Claims can be correct or wrong. If scientists used a coin flip as their preferred methodological approach to make scientific claims, they would be right and wrong 50% of the time. This error rate is considered too high to make scientific claims useful, and therefore scientists have developed somewhat more advanced methodological approaches to make claims. One such approach, widely used across scientific fields, is Neyman-Pearson hypothesis testing. If you have performed a statistical power analysis when designing a study, and if you think it would be problematic to p-hack when analyzing the data from your study, you engaged in Neyman-Pearson hypothesis testing. The goal of Neyman-Pearson hypothesis testing is to control the maximum number of incorrect scientific claims the scientific community collectively makes. For example, when authors write “The Bilingual Advantage in Children’s Executive Functioning is Not Related to Language Status: A Meta-Analysis” we could expect a study design where people specified a smallest effect size of interest, and statistically reject the presence of any worthwhile effect of bilingual advantage in children on executive functioning based on language status in an equivalence test. They would make such a claim with a pre-specified maximum Type 1 error rate, or the alpha level, often set to 5%. Formally, authors are saying “We might be wrong, but we claim there is no meaningful effect here, and if all scientists collectively act as if we are correct about claims generated by this methodological procedure, we would be misled no more than alpha% of the time, which we deem acceptable, so let’s for the foreseeable future (until new data emerges that proves us wrong) assume our claim is correct”. Discussion sections are often less formal, and researchers often violate the code of conduct for research integrity by selectively publishing only those results that confirm their predictions, which messes up many of the statistical conclusions we draw in science.
The process of claim making described above does not depend on an individual’s personal beliefs, unlike some Bayesian approaches. As Taper and Lele (2011) write: “It is not that we believe that Bayes’ rule or Bayesian mathematics is flawed, but that from the axiomatic foundational definition of probability Bayesianism is doomed to answer questions irrelevant to science. We do not care what you believe, we barely care what we believe, what we are interested in is what you can show.” This view is strongly based on the idea that the goal of statistical inference is the accumulation of correct scientific claims through methodological procedures that lead to the same claims by all scientists who evaluate the tests of these claims. Incorporating individual priors into statistical inferences, and making claims dependent on their prior belief, does not provide science with a methodological procedure that generates collectively established scientific claims. Bayes factors provide a useful and coherent approach to update individual beliefs, but they are not a useful tool to establish collectively agreed upon scientific claims.
What is the advantage of your approach in a practical/applied context?
A methodological procedure built around a Neyman-Pearson perspective works well in a science where scientists want to make claims, but we want to prevent too many incorrect scientific claims. One attractive property of this methodological approach to make scientific claims is that the scientific community can collectively agree upon the severity with which a claim has been tested. If we design a study with 99.9% power for the smallest effect size of interest and use a 0.1% alpha level, everyone agrees the risk of an erroneous claim is low. If you personally do not like the claim, several options for criticism are possible. First, you can argue that no matter how small the error rate was, errors still occur with their appropriate frequency, no matter how surprised we would be if they occur to us (I am paraphrasing Fisher). Thus, you might want to run two or three replications, until the probability of an error has become too small for the scientific community to consider it sensible to perform additional replication studies based on a cost-benefit analysis. Because it is practically very difficult to reach agreement on cost-benefit analyses, the field often resorts to rules or regulations. Just like we can debate if it is sensible to allow people to drive 138 kilometers per hour on some stretches of road at some time of the day if they have a certain level of driving experience, such discussions are currently too complex to practically implement, and instead, thresholds of 50, 80, 100, and 130 are used (depending on location and time of day). Similarly, scientific organizations decide upon thresholds that certain subfields are expected to use (such as an alpha level of 0.000003 in physics to declare a discovery, or the 2 study rule of the FDA).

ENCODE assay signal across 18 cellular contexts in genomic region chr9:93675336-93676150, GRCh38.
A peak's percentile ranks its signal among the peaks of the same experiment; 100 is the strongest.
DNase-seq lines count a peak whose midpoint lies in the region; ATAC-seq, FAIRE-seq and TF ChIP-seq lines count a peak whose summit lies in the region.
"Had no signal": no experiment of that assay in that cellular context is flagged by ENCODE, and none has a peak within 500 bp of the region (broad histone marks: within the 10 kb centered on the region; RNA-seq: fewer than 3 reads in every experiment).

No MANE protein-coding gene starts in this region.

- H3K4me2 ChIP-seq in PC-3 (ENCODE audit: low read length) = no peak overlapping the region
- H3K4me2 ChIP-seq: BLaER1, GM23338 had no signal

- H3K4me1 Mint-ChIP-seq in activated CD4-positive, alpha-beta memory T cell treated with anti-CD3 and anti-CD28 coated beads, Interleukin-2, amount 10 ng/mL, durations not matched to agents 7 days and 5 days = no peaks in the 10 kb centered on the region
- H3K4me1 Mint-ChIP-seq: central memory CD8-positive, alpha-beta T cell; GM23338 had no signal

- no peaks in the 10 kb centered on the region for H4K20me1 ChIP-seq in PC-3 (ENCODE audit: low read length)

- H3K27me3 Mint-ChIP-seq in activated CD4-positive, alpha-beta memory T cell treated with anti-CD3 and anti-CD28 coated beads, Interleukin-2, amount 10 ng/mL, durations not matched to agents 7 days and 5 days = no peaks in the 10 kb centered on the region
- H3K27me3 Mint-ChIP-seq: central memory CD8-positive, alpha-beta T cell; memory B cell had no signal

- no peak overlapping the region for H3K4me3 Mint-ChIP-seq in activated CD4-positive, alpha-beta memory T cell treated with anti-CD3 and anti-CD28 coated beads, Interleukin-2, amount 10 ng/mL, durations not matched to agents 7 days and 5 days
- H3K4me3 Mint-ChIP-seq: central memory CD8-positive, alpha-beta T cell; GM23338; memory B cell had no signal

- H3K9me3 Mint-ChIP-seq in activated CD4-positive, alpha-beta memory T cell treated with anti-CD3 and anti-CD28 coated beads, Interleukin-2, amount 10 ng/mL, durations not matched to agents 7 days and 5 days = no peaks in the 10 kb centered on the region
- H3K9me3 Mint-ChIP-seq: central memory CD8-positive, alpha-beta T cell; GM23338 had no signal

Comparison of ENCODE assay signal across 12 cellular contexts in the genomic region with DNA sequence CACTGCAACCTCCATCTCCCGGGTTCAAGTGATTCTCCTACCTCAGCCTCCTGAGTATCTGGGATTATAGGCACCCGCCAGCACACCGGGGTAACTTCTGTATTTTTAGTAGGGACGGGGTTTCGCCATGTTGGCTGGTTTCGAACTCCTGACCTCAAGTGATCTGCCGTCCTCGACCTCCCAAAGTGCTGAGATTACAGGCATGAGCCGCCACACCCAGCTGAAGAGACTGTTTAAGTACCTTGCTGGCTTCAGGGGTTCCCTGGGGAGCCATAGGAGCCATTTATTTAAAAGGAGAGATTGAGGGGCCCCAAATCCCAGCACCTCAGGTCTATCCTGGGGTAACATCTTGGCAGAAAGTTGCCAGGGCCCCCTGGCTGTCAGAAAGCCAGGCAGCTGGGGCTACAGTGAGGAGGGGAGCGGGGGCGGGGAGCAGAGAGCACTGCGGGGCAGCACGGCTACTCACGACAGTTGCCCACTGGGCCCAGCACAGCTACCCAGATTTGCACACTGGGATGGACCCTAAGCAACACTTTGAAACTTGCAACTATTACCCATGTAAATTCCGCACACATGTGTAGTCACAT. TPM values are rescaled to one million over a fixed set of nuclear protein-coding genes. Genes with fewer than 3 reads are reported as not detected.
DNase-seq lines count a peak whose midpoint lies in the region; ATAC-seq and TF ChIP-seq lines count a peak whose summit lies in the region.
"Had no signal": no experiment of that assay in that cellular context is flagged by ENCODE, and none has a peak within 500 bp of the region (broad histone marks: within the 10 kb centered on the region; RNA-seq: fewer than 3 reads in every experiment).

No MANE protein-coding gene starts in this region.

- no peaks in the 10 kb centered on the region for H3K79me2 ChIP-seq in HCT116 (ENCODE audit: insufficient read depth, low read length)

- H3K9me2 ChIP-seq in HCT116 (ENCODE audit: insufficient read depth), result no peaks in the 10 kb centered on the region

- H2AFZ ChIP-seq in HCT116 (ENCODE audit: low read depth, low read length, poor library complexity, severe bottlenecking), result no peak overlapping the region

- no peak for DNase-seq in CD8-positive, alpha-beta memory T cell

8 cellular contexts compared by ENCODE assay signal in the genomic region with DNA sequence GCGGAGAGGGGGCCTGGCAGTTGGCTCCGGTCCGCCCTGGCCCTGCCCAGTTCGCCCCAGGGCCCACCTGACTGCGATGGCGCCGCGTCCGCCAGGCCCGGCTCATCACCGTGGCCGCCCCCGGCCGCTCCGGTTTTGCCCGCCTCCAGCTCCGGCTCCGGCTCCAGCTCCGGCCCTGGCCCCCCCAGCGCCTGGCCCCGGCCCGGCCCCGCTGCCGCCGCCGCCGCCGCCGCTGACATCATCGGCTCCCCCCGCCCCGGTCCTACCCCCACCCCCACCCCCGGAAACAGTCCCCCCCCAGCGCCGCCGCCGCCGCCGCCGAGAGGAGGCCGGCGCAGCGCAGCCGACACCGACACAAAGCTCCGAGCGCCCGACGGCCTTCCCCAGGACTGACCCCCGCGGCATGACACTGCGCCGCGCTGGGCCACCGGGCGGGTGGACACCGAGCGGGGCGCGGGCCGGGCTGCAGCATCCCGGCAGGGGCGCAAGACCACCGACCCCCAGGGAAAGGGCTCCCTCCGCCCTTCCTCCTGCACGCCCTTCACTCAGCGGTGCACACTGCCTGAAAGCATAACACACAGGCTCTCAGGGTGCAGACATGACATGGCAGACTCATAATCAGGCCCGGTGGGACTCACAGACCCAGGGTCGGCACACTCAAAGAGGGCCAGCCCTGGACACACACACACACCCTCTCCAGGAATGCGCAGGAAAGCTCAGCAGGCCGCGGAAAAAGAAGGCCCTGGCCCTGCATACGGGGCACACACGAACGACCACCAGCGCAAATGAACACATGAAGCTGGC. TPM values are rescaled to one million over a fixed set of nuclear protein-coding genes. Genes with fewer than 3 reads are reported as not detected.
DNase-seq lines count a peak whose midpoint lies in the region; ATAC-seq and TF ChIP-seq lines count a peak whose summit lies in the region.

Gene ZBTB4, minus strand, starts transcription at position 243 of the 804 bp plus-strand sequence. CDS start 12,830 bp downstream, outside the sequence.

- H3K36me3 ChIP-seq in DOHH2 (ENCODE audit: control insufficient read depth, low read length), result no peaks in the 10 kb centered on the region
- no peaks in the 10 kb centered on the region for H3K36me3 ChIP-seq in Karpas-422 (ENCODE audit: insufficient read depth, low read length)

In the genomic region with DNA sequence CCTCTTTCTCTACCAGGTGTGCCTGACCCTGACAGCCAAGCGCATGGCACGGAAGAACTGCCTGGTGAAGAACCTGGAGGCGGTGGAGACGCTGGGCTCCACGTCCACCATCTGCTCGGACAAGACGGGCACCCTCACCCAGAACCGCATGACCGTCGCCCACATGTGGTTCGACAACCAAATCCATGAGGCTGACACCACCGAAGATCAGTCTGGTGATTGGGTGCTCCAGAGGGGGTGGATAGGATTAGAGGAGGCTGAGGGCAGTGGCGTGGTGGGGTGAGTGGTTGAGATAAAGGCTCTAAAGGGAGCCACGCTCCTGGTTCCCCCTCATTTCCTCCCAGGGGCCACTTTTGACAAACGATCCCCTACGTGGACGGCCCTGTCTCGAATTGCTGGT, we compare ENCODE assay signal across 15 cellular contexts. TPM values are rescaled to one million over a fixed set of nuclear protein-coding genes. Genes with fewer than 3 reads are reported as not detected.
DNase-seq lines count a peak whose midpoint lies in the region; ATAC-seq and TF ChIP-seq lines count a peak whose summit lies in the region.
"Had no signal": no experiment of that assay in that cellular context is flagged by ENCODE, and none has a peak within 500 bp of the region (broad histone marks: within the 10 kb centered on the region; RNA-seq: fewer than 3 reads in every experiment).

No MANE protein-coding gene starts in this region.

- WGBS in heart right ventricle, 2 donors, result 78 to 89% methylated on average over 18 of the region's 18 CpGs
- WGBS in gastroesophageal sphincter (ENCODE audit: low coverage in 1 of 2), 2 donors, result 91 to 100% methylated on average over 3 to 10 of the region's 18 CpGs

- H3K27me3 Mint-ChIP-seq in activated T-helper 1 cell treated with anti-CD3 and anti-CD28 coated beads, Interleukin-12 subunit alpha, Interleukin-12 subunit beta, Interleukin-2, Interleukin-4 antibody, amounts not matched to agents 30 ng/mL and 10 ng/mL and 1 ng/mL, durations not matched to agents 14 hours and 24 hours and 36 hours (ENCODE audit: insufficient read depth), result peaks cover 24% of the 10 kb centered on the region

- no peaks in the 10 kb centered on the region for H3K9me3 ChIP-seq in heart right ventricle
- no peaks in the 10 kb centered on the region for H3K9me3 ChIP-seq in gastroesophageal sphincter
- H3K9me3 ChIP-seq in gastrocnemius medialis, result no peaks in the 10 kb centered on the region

Subjective Bayesian approaches can be used in practice to make scientific claims. For example, one can preregister that a claim will be made when a BF > 10 and smaller than 0.1. This is done in practice, for example in Registered Reports in Nature Human Behavior. The problem is that this methodological procedure does not in itself control the rate of erroneous claims. Some researchers have published frequentist analyses of Bayesian methodological decision rules (Note: Leonard Held brought up these Bayesian/Frequentist compromise methods as well – during coffee after our discussion, EJ and I agreed that we like those approaches, as they allow researcher to control frequentist errors, while interpreting the evidential value in the data – it is a win-won solution). This works by determining through simulations which test statistic should be used as a cut-off value to make claims. The process is often a bit laborious, but if you have the expertise and care about evidential interpretations of data, do it.